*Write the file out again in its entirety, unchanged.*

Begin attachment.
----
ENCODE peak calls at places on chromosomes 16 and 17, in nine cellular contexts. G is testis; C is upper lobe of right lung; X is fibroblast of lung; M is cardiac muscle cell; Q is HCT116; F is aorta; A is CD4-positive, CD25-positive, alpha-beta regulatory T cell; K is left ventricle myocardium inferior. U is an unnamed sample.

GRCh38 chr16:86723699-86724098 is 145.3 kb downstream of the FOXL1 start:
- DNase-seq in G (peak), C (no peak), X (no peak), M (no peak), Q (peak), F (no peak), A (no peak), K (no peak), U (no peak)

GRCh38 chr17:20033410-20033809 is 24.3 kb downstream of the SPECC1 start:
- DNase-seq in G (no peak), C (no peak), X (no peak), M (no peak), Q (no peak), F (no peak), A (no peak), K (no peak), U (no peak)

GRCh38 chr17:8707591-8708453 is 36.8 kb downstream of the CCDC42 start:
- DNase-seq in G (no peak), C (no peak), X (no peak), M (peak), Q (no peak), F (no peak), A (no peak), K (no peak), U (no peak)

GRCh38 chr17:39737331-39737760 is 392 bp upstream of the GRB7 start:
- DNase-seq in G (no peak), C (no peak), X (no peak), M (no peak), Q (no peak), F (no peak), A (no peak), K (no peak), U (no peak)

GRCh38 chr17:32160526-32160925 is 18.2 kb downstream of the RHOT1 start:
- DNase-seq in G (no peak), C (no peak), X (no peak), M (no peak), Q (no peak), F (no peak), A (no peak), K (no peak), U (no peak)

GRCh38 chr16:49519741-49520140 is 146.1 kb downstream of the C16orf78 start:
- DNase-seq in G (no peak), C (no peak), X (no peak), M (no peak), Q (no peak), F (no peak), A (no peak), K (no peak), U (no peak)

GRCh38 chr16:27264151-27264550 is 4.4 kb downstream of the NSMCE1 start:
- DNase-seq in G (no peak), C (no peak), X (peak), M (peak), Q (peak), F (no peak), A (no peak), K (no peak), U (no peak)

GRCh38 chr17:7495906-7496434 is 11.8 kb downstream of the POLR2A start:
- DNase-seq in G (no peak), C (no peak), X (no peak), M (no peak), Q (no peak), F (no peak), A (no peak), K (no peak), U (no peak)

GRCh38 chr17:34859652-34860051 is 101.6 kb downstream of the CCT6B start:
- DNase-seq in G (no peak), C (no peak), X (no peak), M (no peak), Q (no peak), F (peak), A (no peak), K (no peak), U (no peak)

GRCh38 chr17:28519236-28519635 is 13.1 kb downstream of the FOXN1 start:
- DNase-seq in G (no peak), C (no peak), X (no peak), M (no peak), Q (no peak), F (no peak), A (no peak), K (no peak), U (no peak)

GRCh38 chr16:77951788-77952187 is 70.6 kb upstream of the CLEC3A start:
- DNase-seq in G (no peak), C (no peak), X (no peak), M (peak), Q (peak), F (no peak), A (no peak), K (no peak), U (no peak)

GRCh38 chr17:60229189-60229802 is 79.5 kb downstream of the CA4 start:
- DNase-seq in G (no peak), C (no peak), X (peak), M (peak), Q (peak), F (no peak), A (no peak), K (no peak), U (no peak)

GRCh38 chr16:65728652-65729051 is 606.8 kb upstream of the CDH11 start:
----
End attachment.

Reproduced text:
ENCODE peak calls at places on chromosomes 16 and 17, in nine cellular contexts. G is testis; C is upper lobe of right lung; X is fibroblast of lung; M is cardiac muscle cell; Q is HCT116; F is aorta; A is CD4-positive, CD25-positive, alpha-beta regulatory T cell; K is left ventricle myocardium inferior. U is an unnamed sample.

GRCh38 chr16:86723699-86724098 is 145.3 kb downstream of the FOXL1 start:
- DNase-seq in G (peak), C (no peak), X (no peak), M (no peak), Q (peak), F (no peak), A (no peak), K (no peak), U (no peak)

GRCh38 chr17:20033410-20033809 is 24.3 kb downstream of the SPECC1 start:
- DNase-seq in G (no peak), C (no peak), X (no peak), M (no peak), Q (no peak), F (no peak), A (no peak), K (no peak), U (no peak)

GRCh38 chr17:8707591-8708453 is 36.8 kb downstream of the CCDC42 start:
- DNase-seq in G (no peak), C (no peak), X (no peak), M (peak), Q (no peak), F (no peak), A (no peak), K (no peak), U (no peak)

GRCh38 chr17:39737331-39737760 is 392 bp upstream of the GRB7 start:
- DNase-seq in G (no peak), C (no peak), X (no peak), M (no peak), Q (no peak), F (no peak), A (no peak), K (no peak), U (no peak)

GRCh38 chr17:32160526-32160925 is 18.2 kb downstream of the RHOT1 start:
- DNase-seq in G (no peak), C (no peak), X (no peak), M (no peak), Q (no peak), F (no peak), A (no peak), K (no peak), U (no peak)

GRCh38 chr16:49519741-49520140 is 146.1 kb downstream of the C16orf78 start:
- DNase-seq in G (no peak), C (no peak), X (no peak), M (no peak), Q (no peak), F (no peak), A (no peak), K (no peak), U (no peak)

GRCh38 chr16:27264151-27264550 is 4.4 kb downstream of the NSMCE1 start:
- DNase-seq in G (no peak), C (no peak), X (peak), M (peak), Q (peak), F (no peak), A (no peak), K (no peak), U (no peak)

GRCh38 chr17:7495906-7496434 is 11.8 kb downstream of the POLR2A start:
- DNase-seq in G (no peak), C (no peak), X (no peak), M (no peak), Q (no peak), F (no peak), A (no peak), K (no peak), U (no peak)

GRCh38 chr17:34859652-34860051 is 101.6 kb downstream of the CCT6B start:
- DNase-seq in G (no peak), C (no peak), X (no peak), M (no peak), Q (no peak), F (peak), A (no peak), K (no peak), U (no peak)

GRCh38 chr17:28519236-28519635 is 13.1 kb downstream of the FOXN1 start:
- DNase-seq in G (no peak), C (no peak), X (no peak), M (no peak), Q (no peak), F (no peak), A (no peak), K (no peak), U (no peak)

GRCh38 chr16:77951788-77952187 is 70.6 kb upstream of the CLEC3A start:
- DNase-seq in G (no peak), C (no peak), X (no peak), M (peak), Q (peak), F (no peak), A (no peak), K (no peak), U (no peak)

GRCh38 chr17:60229189-60229802 is 79.5 kb downstream of the CA4 start:
- DNase-seq in G (no peak), C (no peak), X (peak), M (peak), Q (peak), F (no peak), A (no peak), K (no peak), U (no peak)

GRCh38 chr16:65728652-65729051 is 606.8 kb upstream of the CDH11 start: